Yesterday, we published a new long-term trend analysis: Global Ad Trends, a summary report which draws upon the data stored in our adspend database.
To provide some background, Warc has conducted an annual survey of global advertising expenditure since 1980, issuing questionnaires to monitoring organisations and/or ad industry bodies in each of the 88 markets we track. The survey covers TV, newspapers, magazines, internet, radio, cinema and out of home adspend. You can find a full list of our coverage here.
Once all markets are in, we harmonise the data (net of discounts, including press classified adspend and agency commission but excluding production costs) to give a more accurate, comparable picture of each country's ad market. This then allows us to identify meaningful trends in long-term advertising expenditure.
So what have we learned? Global adspend has increased from $362bn in 2004 to $512.9bn in 2013, a rise of 41.7% – or US$150.9bn – over the period. However, in real terms, factoring in inflation, the rise is less pronounced at 10.8%, or US$40.1bn. Furthermore, in the short-term, this represents the second consecutive contraction in adspend at constant 2005 prices.
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With regards to advertising expenditure via individual medium, there are some interesting sea changes at play. Despite some gloomy predictions for its future relevance, TV remains the biggest advertising medium globally with 40.8% share of total adspend, having recorded overall spend of $209.5bn in 2013. This represents significant growth of 55.7% for the channel since 2004.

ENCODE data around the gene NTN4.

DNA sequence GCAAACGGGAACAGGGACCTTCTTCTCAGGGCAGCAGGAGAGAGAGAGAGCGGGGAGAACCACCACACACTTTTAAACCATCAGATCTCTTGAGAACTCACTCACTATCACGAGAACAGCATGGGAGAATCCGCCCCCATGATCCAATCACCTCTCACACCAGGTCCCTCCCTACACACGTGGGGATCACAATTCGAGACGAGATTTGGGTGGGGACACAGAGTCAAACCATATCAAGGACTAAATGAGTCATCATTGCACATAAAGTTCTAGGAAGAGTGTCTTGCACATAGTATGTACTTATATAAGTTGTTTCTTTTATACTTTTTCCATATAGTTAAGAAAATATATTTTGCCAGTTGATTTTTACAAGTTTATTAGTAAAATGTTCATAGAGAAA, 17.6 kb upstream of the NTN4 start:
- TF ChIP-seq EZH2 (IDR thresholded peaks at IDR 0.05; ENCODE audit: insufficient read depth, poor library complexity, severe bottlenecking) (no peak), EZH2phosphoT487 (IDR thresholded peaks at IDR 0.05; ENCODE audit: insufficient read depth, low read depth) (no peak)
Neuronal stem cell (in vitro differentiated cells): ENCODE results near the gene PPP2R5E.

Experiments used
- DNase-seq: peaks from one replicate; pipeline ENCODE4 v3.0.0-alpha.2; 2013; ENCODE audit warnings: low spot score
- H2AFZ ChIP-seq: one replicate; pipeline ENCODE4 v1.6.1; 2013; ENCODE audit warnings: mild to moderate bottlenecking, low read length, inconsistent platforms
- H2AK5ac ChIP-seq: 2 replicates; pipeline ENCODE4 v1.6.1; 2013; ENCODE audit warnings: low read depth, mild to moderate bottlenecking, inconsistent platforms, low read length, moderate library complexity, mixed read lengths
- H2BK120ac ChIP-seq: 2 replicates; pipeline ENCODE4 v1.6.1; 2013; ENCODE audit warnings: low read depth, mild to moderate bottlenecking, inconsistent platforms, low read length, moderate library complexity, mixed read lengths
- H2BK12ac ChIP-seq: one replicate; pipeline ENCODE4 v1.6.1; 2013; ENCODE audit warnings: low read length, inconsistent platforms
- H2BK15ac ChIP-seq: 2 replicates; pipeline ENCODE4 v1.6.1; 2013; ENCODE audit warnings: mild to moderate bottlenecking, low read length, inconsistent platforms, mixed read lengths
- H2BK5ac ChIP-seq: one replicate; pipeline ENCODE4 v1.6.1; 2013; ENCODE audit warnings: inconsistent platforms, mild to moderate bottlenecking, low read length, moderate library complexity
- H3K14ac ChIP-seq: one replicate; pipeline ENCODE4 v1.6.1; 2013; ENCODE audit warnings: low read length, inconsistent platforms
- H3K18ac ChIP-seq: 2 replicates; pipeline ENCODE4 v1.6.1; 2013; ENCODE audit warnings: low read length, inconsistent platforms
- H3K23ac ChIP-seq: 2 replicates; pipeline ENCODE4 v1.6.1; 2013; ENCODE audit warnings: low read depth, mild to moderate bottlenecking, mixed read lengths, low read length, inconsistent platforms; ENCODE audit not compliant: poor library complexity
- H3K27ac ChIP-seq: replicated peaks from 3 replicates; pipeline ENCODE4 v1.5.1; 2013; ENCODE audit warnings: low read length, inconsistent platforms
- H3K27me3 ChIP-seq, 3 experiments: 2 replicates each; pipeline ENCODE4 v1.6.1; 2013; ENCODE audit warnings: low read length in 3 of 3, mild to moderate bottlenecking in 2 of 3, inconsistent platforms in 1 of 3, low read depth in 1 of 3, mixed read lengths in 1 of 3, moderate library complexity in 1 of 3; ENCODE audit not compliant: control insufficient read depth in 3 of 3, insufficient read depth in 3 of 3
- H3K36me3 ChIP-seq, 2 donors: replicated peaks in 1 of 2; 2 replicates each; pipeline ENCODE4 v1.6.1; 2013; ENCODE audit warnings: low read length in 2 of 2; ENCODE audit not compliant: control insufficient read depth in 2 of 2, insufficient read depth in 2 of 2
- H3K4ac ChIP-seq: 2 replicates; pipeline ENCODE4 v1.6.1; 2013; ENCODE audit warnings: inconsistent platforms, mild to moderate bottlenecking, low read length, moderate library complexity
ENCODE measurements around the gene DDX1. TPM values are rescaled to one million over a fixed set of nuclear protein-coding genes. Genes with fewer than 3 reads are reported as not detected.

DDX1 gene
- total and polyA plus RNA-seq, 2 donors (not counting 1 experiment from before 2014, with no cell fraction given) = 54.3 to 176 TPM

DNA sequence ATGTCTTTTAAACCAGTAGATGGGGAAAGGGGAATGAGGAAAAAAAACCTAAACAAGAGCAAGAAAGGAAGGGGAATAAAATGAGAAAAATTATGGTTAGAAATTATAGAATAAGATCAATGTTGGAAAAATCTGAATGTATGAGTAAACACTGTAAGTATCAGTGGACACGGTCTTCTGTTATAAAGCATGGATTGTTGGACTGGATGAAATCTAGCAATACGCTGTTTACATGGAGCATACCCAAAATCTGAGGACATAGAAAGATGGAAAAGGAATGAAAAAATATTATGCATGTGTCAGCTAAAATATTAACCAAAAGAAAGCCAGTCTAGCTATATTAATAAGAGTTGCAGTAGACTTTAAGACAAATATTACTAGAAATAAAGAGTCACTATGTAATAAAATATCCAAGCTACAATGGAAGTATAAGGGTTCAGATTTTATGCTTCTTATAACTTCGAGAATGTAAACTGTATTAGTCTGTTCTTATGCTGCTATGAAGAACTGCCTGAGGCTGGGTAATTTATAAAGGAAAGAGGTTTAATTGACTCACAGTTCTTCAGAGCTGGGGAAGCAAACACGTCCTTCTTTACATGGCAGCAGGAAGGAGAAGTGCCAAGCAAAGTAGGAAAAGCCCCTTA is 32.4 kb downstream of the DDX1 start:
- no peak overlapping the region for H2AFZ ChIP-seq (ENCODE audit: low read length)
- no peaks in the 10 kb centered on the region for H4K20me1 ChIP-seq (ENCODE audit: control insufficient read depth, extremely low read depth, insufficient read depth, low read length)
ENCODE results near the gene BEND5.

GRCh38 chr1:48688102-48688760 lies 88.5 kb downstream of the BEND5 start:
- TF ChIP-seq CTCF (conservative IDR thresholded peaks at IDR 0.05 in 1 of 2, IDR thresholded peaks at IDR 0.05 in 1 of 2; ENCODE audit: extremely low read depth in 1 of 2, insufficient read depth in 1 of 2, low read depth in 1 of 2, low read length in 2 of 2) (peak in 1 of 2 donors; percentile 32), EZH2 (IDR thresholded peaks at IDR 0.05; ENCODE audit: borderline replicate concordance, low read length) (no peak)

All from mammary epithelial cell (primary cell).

Over the same period, internet advertising spend grew from $15.5bn in 2004 to $120.4bn in 2013: an increase of 675%. This equates to a ten-year rise in share of global adspend from 4.3% in 2004 to 23.5% in 2013.
This rapid expansion for internet has come at the expense of the print sector – inclusive of both newspapers and magazines – which has seen total advertising spend fall by $41.1bn over the last ten years to just $116.4bn.
Both newspapers and magazines have seen their shares of total global adspend roughly halve since 2004.
Looking at advertising budgets by region, North America remains the biggest spender, accounting for 33.6% or $172.2bn in 2013, but saw a drop of 11.1pp in total share since 2004.
Europe traditionally has been the second biggest region for ad budgets, but in 2012 – challenged by rapid growth in China – it was overtaken by Asia-Pacific. Europe accounts for 27.2% of global adspend ($139.4bn) with Asia-Pacific on 27.3% ($140.1bn).
The three remaining global regions – Central and South America, Africa and the Middle East – account for just 12% of global adspend between them, although this is a significantly higher proportion than the 4.1% recorded ten years' ago.
You can find more information about Warc Data here.